Choreographer and performer Omer Backley-Astrachan sees dance as a language – a form of communication “to be witnessed and reflected”.
Such is the challenge of contemporary dance. It requires an empathetic, compliant audience, willing to yield to the to the messages expressed, and prepared to translate and interpret them based on their own experience … and perhaps a brief suggestion from the choreographer.
In this ‘double bill’ of his work, Omer Backley-Astrachan has explored differing aspects of human relationships using choreography that is both sensitive and perceptive.
Wildebeest/The Human Flytrap
Performers: Chimene Steele-Prior, Naomi Hibberd, Allie Graham, Mason Peronchik, Sharon Backley-Astrachan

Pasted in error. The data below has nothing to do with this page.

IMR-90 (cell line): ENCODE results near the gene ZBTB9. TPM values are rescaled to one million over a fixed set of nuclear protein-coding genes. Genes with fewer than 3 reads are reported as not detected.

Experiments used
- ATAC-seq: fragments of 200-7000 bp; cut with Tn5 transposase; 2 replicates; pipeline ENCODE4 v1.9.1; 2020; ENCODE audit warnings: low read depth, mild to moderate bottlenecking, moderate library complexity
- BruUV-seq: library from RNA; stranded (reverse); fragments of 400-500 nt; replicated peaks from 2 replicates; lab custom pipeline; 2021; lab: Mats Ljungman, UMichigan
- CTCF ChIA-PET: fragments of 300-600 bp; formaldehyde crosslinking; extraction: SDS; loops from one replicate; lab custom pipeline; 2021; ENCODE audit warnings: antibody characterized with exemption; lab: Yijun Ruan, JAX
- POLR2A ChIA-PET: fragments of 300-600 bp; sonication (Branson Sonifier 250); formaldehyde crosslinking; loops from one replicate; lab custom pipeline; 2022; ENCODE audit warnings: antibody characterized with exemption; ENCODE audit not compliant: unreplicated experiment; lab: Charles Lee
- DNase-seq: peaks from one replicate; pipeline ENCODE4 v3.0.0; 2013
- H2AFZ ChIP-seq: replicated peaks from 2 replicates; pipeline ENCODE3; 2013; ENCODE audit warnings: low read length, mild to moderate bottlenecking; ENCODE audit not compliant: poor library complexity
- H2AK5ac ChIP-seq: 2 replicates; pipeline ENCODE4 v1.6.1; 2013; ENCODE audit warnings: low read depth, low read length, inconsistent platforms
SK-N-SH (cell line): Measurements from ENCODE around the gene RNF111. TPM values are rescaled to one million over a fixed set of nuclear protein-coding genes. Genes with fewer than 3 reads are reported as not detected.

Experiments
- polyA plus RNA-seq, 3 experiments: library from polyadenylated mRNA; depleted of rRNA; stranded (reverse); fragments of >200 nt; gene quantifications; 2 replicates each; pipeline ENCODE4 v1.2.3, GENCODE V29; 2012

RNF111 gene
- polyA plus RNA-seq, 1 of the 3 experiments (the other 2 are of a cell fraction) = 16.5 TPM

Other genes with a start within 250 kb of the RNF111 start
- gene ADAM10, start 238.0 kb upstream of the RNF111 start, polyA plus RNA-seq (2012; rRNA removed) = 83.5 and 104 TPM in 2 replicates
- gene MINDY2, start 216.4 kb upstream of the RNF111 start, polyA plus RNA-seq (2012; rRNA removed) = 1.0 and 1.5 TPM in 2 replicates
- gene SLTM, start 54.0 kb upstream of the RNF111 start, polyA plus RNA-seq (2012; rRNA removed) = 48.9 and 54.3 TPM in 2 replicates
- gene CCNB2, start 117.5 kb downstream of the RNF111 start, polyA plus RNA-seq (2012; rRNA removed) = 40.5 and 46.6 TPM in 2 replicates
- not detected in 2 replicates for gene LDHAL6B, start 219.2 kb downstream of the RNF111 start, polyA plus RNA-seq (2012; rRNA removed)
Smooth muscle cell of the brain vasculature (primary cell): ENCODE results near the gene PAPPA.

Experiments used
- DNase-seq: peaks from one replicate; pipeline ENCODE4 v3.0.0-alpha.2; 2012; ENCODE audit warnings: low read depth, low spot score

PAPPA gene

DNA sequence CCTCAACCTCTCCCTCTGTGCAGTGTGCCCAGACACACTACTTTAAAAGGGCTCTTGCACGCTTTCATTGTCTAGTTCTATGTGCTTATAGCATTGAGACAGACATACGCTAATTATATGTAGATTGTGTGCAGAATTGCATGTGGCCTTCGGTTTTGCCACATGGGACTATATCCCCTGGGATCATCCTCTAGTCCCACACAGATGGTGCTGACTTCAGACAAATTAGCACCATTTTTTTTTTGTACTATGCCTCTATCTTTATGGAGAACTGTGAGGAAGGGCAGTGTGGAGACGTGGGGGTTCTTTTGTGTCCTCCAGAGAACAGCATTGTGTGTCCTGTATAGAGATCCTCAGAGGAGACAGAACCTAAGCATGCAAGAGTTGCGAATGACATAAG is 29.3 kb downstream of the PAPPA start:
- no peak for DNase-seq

In Wildebeest, Backley-Astrachan looks at “the artifice of social behaviour through a distillation of human interactions”.
He establishes a small world where his performers are brought together in intricately expressed movement, then separated by distance and stillness. Stripped of the façade of costume or finery, they are alone, reaching out across barren space, some searching, some tempting. They make contact, or are rejected. Such is the